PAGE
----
Teaching Philosophy

With the goal of providing excellent education to every student, in the classroom and as a mentor I aim to motivate students to engage with the material at hand, and to provide students with an environment that is both welcoming and demanding in order to inspire them to take responsibility for their own learning. In my courses, students develop into nuanced political thinkers, able to communicate their positions in both speech and writing. I push students to recognize the historical and personal roots of their core political beliefs, and to situate those beliefs among a rich collection of political thinkers in order that they may assess the value of their and others’ political ideas. I also encourage them to develop their ability to make analytical distinctions and apply those skills to political and other questions. I see political theory as a place where crucial skills of written and oral persuasion can be developed and to that end stress the importance of clear and focused written argument and open and collaborative discussion in the classroom.

Teaching Fields

  • Contemporary Political Theory
  • History of Political Thought
  • Multiculturalism
  • Race/Ethnic Politics
  • Jurisprudence & Legal Philosophy
  • Constitutional Law & Public Law

I am interested in teaching undergraduate courses at the introductory and advanced level in contemporary political theory and the history of political thought, especially topically-focused courses in contemporary political theory and the political thought of the late modern era. For example, I would be interested in offering courses that engage students in the study of pressing contemporary questions about the nature and value of democracy and our contemporary responsibilities for past wrongs. At the graduate level, I am interested in facilitating the development of graduate students into strong scholars and teachers. I would be interested in offering courses on methodological approaches in political theory, on contemporary debates in political theory, and on important texts in historical thought. For example, I would like to teach a course that asks graduate students to practice a number of different approaches to political theory and the interpretation of text, in order to acquaint them with many possibilities for approaches to research. I would also be interested in teaching topic-focused graduate courses in contemporary theories of justice and democracy, citizenship and migration, and autonomy and freedom. In keeping with my commitment to contextual political theory, I would be especially interested in advising graduate students working on projects in contemporary political theory, particularly projects that are motivated by close attention to the way theoretical problems are manifested in practical politics.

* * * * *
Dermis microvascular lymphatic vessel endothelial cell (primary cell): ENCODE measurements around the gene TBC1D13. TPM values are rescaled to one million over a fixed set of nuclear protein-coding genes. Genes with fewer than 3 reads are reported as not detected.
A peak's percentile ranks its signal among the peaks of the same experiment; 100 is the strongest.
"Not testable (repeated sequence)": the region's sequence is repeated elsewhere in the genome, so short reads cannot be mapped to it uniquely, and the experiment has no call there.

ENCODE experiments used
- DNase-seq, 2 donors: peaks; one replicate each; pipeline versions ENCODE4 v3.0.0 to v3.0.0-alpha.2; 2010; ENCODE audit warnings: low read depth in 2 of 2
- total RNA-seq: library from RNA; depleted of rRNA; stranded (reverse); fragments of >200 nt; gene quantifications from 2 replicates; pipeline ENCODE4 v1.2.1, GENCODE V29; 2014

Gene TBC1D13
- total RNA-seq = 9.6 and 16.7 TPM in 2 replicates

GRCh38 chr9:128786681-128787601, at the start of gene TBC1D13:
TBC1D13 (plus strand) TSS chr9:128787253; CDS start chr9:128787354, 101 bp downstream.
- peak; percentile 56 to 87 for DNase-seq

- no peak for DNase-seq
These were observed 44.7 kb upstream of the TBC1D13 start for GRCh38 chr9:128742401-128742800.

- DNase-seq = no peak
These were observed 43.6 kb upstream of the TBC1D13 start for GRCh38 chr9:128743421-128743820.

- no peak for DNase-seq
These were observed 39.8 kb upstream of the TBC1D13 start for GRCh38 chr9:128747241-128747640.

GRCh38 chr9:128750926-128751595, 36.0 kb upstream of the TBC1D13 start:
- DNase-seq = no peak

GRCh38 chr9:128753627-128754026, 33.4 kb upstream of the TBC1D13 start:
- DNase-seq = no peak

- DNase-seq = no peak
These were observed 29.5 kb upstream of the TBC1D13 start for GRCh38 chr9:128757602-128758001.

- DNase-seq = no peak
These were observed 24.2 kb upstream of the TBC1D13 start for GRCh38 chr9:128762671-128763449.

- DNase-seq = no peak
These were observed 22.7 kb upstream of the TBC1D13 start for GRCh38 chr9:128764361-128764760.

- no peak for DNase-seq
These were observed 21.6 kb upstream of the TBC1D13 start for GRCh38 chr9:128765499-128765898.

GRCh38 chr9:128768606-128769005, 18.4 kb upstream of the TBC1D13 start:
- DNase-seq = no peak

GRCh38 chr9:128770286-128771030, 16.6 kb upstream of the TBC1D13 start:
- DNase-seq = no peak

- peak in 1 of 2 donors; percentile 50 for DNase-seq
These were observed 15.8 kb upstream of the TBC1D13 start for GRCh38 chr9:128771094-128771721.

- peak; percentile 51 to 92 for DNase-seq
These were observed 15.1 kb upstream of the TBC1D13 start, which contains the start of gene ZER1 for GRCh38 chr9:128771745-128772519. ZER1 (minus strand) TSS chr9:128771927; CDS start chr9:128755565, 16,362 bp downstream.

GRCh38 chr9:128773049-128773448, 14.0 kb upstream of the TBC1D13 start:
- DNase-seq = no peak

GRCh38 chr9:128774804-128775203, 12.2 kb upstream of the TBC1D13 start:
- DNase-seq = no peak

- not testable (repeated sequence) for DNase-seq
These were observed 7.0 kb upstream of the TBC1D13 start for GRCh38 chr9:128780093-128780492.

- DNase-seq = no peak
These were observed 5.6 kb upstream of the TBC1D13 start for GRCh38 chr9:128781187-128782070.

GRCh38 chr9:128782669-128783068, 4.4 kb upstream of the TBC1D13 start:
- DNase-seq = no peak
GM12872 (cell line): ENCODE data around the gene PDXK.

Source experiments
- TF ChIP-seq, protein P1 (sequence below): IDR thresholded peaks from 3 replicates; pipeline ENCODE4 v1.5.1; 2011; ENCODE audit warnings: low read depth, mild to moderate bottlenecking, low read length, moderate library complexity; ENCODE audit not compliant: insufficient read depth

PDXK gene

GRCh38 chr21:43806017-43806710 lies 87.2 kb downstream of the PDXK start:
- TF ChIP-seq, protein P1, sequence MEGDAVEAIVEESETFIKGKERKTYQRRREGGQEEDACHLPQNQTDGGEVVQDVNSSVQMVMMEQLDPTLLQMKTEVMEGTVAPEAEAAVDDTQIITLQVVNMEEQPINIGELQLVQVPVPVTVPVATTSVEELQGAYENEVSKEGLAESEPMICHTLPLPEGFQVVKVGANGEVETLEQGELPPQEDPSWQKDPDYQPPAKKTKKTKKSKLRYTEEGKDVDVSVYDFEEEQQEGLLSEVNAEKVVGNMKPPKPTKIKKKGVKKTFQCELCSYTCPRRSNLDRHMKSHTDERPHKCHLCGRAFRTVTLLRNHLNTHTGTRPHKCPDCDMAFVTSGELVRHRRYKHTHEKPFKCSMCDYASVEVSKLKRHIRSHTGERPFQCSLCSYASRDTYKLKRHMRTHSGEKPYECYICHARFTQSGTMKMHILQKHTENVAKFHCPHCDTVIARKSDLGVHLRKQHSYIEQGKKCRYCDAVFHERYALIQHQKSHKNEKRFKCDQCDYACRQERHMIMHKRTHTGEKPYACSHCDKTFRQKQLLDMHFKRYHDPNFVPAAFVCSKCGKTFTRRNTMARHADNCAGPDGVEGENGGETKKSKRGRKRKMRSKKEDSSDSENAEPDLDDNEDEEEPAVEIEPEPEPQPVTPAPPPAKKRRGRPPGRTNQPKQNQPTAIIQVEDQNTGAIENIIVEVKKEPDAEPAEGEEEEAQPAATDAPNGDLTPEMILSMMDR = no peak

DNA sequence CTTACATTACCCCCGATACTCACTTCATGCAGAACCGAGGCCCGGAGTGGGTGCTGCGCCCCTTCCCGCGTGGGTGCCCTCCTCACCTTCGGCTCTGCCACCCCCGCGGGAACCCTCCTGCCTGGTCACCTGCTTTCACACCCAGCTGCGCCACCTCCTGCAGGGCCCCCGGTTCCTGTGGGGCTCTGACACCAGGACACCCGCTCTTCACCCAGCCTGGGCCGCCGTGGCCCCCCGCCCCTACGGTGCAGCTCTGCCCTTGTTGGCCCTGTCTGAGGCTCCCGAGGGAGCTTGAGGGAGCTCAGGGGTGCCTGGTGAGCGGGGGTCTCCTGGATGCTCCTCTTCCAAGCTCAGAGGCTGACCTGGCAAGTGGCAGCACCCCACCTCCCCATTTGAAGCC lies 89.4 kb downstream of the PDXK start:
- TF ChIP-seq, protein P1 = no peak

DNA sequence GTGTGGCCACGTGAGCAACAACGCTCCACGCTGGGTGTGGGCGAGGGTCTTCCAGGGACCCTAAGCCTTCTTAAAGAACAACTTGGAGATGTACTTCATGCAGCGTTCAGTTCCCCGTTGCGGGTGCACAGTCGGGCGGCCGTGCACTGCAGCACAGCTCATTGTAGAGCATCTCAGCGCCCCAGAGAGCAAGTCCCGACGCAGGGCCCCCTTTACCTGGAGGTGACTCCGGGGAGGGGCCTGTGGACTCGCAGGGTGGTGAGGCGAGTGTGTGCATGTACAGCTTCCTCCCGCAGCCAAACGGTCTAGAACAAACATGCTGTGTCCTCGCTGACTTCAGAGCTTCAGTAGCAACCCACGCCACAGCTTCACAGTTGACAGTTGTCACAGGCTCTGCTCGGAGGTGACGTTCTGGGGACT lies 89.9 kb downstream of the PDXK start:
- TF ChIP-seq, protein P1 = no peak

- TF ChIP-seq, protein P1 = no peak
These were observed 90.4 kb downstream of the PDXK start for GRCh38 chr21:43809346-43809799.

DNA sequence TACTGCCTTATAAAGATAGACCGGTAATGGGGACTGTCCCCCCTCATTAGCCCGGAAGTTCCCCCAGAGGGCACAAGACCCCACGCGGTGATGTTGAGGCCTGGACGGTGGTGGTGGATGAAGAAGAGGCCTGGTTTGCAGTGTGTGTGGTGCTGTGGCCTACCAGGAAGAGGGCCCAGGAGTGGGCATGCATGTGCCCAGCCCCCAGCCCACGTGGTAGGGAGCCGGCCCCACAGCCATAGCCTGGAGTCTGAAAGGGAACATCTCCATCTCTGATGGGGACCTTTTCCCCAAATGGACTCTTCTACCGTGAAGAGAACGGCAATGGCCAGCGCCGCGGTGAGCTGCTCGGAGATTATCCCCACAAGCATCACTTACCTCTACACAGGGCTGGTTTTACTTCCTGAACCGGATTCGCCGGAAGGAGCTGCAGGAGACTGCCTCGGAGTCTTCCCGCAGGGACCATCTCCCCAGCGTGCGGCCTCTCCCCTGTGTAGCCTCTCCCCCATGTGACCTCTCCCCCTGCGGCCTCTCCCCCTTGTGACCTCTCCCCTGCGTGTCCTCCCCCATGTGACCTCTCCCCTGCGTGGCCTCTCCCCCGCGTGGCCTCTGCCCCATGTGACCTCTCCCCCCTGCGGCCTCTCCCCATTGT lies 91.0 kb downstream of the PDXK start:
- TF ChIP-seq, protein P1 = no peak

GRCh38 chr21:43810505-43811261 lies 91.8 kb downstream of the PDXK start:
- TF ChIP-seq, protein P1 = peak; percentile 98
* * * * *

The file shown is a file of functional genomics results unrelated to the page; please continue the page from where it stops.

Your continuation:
Teaching Experience

  • York University, Glendon College
    • Spring 2019: "Deliberation and Participation"
    • Fall 2018: "Democracy and Representation"
  • University of California, Berkeley (as Graduate Student Instructor/Teaching Assistant)
    • Spring 2018: "Foundations of Modern Political Thought" (Daniel Lee)
    • Fall 2017: "Introduction to International Relations" (Amy Gurowitz)
    • Spring 2015: "History of Modern Political Thought" (Andrius Galisanka)
    • Spring 2014: "Special Topics in Political Theory: 20th Century" (Andrius Galisanka)
    • Spring 2013: "Introduction to Political Theory: What is Justice?" (Sarah Song)
  • Oberlin College (as Writing Associate)
    • Fall 2005, Fall 2006: "Explaining Social Power: Classical and Contemporary Theories" (Sonia Kruks)

Teaching Training and Awards

  • 08/2017: American Political Science Association Pedagogy Workshop
  • 2017: Certificate in Teaching and Learning in Higher Education, University of California, Berkeley
  • 2013-14: Outstanding Graduate Student Instructor Award